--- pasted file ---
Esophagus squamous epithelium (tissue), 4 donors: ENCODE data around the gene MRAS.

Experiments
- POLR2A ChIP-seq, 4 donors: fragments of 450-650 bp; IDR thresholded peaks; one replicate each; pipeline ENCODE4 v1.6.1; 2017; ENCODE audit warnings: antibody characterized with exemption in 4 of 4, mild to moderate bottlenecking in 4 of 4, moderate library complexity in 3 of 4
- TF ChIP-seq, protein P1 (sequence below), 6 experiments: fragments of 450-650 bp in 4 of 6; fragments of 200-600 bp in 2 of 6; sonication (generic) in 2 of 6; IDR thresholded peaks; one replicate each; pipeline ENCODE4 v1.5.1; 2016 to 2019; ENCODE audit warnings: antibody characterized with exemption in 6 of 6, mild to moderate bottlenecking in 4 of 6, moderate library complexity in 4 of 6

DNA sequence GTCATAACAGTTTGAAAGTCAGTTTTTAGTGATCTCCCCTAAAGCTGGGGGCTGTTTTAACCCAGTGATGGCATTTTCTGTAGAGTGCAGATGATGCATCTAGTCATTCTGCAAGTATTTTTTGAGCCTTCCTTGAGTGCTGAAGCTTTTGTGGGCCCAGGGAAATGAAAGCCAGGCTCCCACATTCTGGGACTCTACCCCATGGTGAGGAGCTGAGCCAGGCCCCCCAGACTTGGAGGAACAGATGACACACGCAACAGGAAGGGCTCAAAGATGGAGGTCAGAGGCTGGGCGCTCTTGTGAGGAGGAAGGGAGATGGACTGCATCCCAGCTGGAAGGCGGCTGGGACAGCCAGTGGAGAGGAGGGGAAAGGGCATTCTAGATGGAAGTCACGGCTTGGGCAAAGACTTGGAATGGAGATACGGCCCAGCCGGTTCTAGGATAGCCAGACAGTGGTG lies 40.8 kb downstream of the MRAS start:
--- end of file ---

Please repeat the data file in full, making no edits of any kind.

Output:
Esophagus squamous epithelium (tissue), 4 donors: ENCODE data around the gene MRAS.

Experiments
- POLR2A ChIP-seq, 4 donors: fragments of 450-650 bp; IDR thresholded peaks; one replicate each; pipeline ENCODE4 v1.6.1; 2017; ENCODE audit warnings: antibody characterized with exemption in 4 of 4, mild to moderate bottlenecking in 4 of 4, moderate library complexity in 3 of 4
- TF ChIP-seq, protein P1 (sequence below), 6 experiments: fragments of 450-650 bp in 4 of 6; fragments of 200-600 bp in 2 of 6; sonication (generic) in 2 of 6; IDR thresholded peaks; one replicate each; pipeline ENCODE4 v1.5.1; 2016 to 2019; ENCODE audit warnings: antibody characterized with exemption in 6 of 6, mild to moderate bottlenecking in 4 of 6, moderate library complexity in 4 of 6

DNA sequence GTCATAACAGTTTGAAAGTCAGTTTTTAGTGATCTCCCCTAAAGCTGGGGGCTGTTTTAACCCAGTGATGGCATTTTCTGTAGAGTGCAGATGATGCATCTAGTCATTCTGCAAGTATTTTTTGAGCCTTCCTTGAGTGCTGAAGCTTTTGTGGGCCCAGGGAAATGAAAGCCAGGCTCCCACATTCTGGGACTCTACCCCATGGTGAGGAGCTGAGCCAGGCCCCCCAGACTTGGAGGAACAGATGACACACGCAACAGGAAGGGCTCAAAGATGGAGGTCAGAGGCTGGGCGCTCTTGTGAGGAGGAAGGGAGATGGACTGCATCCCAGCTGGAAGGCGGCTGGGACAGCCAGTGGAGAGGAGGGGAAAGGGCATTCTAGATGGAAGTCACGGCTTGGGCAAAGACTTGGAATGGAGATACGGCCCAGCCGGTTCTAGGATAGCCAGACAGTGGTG lies 40.8 kb downstream of the MRAS start: